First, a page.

Some great data visualisation. Some are not conventional, other are interactives…, one thing that have in common is that they allow to understand and visualise the information very clearly and in a beautiful way.
Visualisation of the data about Paris and Parisians, organise around the subway network. Very well done, interactive and reliable sources. It gives a understanding of how the goods, humans, propriety are spread in the french capital.
The global flow of people
Explore new estimates of migration flows between and within regions for five-year periods, 1990 to 2010. Click on a region to discover flows country-by-country. It can help to visualise the ‘reality’ and transform some ‘stereotypes’.
Where does my money go
Where Does My Money Go? aims to promote transparency and citizen engagement through the analysis and visualisation of information about UK public spending.
Spending Stories is a project by the Open Knowledge Foundation aiming at improving fiscal literacy and providing greater awareness of budget data worldwide.
Humans of New York
Creation of an exhaustive catalogue of New York City’s inhabitants. He set out to photograph 10,000 New Yorkers and plot their photos on a map, then he started collecting quotes and short stories from the people he met, and began including these snippets alongside the photographs. Taken together, these portraits and captions became the subject of a vibrant blog and collection of data.
Information is beautiful
Finally, this website is dedicated to distilling the world’s data, information and knowledge into beautiful, interesting and, above all, useful visualizations, infographics and diagrams.
data visualization research project
by onformative a studio for generative design
Growing Data is a research project that examines how real processes and structures can be used to create an alternative form of data visualization to traditional statistical diagrams. Formal aspects of the most diverse natural phenomena are translated into visual systems. Generative strategies in particular lend themselves to creating visual patterns and structures, while the human brain is a master at quickly interpreting such structures and assembling these into an overall picture. Both of these characteristics are used to depict data in a different way. Rather than using the same abstract forms of data visualization over and over again, the main objective hereby is to allow new images to emerge that are not committed to the precision of the data but that tell a story and provide a quick overview.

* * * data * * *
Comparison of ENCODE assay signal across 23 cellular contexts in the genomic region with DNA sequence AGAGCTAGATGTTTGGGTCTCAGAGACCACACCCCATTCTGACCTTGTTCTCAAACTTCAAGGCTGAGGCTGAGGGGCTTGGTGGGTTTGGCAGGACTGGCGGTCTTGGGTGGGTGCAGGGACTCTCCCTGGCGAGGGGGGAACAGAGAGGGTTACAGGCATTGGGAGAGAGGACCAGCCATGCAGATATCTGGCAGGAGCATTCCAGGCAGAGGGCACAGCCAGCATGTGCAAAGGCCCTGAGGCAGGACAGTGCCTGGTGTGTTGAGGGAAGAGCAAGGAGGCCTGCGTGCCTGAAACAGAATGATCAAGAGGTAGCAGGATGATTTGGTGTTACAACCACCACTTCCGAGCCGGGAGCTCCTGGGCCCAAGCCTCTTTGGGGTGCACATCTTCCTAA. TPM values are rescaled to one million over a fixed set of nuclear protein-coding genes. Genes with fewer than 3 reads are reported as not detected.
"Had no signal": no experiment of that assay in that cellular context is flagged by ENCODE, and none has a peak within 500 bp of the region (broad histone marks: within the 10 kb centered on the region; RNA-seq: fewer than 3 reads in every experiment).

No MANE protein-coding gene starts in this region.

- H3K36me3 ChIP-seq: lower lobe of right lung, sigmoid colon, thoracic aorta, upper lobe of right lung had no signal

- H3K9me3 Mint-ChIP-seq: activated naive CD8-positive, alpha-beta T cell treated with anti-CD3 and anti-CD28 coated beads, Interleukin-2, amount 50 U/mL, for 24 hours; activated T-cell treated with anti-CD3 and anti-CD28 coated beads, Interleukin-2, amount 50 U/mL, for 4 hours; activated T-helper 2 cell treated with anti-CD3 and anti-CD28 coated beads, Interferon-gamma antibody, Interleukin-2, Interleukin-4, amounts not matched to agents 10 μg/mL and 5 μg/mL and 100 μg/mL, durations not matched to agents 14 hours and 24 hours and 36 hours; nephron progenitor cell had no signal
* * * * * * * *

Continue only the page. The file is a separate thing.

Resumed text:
The main objective is to allow new images to emerge that are not committed to the precision of the data but that tell a story and provide a quick overview.
The project Growing Data is a part of this series and, using virtual plant growth, examines the possibilities of visualizing the air quality in various large cities. If one considers using plants or other growing life forms for this, the most obvious thing is to use the growth itself as the indicator for the changing data. Just as properties of the plants’ growth are determined by external influences, various data can control different aspects of digital growth. This data is assigned to different variables, which, for example, are responsible for life span, density and speed of growth. In order to relay information more directly and to reinforce its message, an additional information level is added in which names, words and symbols are gradually created from the growing structures.
Connected to various data interface and data bases, both the current data of various large cities and the reference values from other years can be visualized. The program is based primarily on a complex version of the “agent model” in which various agents are controlled by Brownian motion
and are influenced in their movement by various variables.